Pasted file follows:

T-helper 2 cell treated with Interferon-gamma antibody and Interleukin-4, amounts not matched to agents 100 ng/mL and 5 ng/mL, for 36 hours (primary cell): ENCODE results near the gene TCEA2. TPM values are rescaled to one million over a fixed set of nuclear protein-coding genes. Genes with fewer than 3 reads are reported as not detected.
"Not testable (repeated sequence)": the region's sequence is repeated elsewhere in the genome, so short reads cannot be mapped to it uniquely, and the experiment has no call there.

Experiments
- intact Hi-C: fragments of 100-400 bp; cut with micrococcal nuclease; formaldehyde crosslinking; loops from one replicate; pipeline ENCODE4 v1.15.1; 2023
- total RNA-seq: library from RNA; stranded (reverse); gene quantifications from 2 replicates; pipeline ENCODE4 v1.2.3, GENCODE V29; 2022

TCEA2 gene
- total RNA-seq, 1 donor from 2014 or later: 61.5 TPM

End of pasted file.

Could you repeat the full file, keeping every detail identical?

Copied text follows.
T-helper 2 cell treated with Interferon-gamma antibody and Interleukin-4, amounts not matched to agents 100 ng/mL and 5 ng/mL, for 36 hours (primary cell): ENCODE results near the gene TCEA2. TPM values are rescaled to one million over a fixed set of nuclear protein-coding genes. Genes with fewer than 3 reads are reported as not detected.
"Not testable (repeated sequence)": the region's sequence is repeated elsewhere in the genome, so short reads cannot be mapped to it uniquely, and the experiment has no call there.

Experiments
- intact Hi-C: fragments of 100-400 bp; cut with micrococcal nuclease; formaldehyde crosslinking; loops from one replicate; pipeline ENCODE4 v1.15.1; 2023
- total RNA-seq: library from RNA; stranded (reverse); gene quantifications from 2 replicates; pipeline ENCODE4 v1.2.3, GENCODE V29; 2022

TCEA2 gene
- total RNA-seq, 1 donor from 2014 or later: 61.5 TPM